“Silence him!” demanded the Skeith.

     An arrow of magic was unleashed from the faerie’s fingertips and charged straight towards Barallus. The little Korbat was still screaming and waving back and forth in Darigan’s hand. Just as the arrow reached him, he lifted the ring of metal up and the arrow ricocheted towards me. I had no time to dodge it, and it hit me square in the face.

     A burning fire filled my throat and I screamed raggedly, my body twisting as I felt my words become incomprehensible. When the fire died, I tried to call out for help, but instead my words turned into a garbled mess. I lost the ability to speak!

     Lord Darigan glanced at Barallus, who was still hanging but had become utterly silent with fear. “Yes,” he murmured. “This one shall be kept under full lock and key so that he may never tell anyone of what happened.” In response, the little Korbat dropped my guard and whimpered.

     “As for this one, he knows too much. He will be thrown into the dungeons as well.”

     I tried to say ‘no,’ but all that came out was a pained groan.

     “Good choices, Lord Darigan. We shall speak again later,” murmured the faerie, and in a thin, black mist, the threesome disappeared.

     Moments later, two Techo guards appeared, and Darigan turned to look at them. “Take these two away.”


     I remember being thrown in a dark dungeon. Already there was someone who was called ‘Number Five’ and he frightened me to the quick. He kept talking about Jelly World and banging his staff against the wall, or even his own head. The crazy Lupe was fully unaware of our presence.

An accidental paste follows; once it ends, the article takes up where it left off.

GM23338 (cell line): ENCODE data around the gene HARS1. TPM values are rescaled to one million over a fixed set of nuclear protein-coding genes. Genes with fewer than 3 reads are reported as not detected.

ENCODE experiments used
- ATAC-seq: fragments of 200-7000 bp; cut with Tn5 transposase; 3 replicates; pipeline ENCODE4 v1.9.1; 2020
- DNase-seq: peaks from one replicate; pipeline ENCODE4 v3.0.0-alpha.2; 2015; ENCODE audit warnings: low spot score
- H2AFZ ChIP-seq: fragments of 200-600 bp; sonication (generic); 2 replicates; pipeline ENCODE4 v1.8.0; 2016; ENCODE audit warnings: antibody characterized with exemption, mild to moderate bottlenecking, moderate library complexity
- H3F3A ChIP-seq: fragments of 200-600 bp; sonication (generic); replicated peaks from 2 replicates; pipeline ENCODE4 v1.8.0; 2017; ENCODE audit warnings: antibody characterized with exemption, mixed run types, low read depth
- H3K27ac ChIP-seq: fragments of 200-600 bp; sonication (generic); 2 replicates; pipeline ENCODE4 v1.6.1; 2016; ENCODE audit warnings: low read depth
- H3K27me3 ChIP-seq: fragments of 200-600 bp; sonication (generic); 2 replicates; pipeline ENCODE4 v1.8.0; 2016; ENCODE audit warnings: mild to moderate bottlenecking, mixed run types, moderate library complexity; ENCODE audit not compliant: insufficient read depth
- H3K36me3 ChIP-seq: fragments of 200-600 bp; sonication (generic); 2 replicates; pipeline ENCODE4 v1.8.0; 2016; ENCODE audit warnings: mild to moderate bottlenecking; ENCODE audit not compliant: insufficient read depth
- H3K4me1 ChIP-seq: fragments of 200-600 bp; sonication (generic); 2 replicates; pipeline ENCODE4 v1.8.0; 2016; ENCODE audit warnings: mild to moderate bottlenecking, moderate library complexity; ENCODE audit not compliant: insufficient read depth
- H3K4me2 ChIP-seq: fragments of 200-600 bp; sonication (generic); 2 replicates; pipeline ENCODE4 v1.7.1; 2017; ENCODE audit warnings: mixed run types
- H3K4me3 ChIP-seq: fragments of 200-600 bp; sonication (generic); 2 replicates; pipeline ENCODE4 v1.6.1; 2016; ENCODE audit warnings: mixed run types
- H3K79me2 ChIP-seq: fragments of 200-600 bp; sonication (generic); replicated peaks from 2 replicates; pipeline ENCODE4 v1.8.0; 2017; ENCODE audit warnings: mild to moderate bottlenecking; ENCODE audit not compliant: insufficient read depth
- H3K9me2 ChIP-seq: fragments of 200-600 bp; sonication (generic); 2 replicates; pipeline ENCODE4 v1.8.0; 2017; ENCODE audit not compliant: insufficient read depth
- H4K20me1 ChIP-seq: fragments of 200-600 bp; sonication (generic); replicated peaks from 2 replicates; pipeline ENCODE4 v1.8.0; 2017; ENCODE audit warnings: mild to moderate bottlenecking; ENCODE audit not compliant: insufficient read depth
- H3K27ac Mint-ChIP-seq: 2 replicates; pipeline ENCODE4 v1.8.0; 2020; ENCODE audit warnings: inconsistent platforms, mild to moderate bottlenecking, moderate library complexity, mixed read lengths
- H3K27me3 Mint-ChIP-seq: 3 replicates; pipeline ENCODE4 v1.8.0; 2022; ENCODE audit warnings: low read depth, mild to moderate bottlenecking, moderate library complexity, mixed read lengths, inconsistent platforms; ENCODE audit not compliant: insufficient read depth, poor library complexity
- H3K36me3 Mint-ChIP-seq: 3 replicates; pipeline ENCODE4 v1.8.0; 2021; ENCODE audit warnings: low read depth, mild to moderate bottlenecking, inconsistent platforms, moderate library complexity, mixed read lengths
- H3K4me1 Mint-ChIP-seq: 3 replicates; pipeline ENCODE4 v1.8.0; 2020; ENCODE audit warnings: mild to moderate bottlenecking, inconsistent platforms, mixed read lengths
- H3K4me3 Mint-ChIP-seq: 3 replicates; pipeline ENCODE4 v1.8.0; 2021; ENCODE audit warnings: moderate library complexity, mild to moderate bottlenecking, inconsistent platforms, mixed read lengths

It was not long before more prisoners came into the fore: and when I did not recognize them, I realized that the invasion had already begun. Unable to communicate with them, we devised a code. By creating a pattern of hoof-beats, I could express different words. One for yes, two for no, three for hunger, and the other two I had already forgotten.

     Barallus was, as Darigan commanded, kept under tight supervision. The only time he was freed was when he was to eat, drink, or play cellblock. I dearly hoped that one day Barallus would actually tell everyone about what happened, but he was filled with so much fear that he could only speak quickly, and his words were taken as those of a mad-creature’s.

     Now, I only sat in the corner of my cell, waiting for the day when I would be freed. But when that day would come, I had no idea. All I knew was that there was nothing to do, other than play cellblock every single day. Even at that game I was terrible.

     So one day I managed to get my point across and Master Vex, the warden, gave me papers and a pen. With these tools, I managed to write out my story (it was quite difficult, as I had hooves), and now I am at the end. I hope that with these papers I will finally be released, for we – the other prisoners and myself- did no wrong to the Citadel.

     I also hope, that with this tale, all will understand why I no longer am able to speak, and that leads to the second wish in life.

     To talk once again.

The End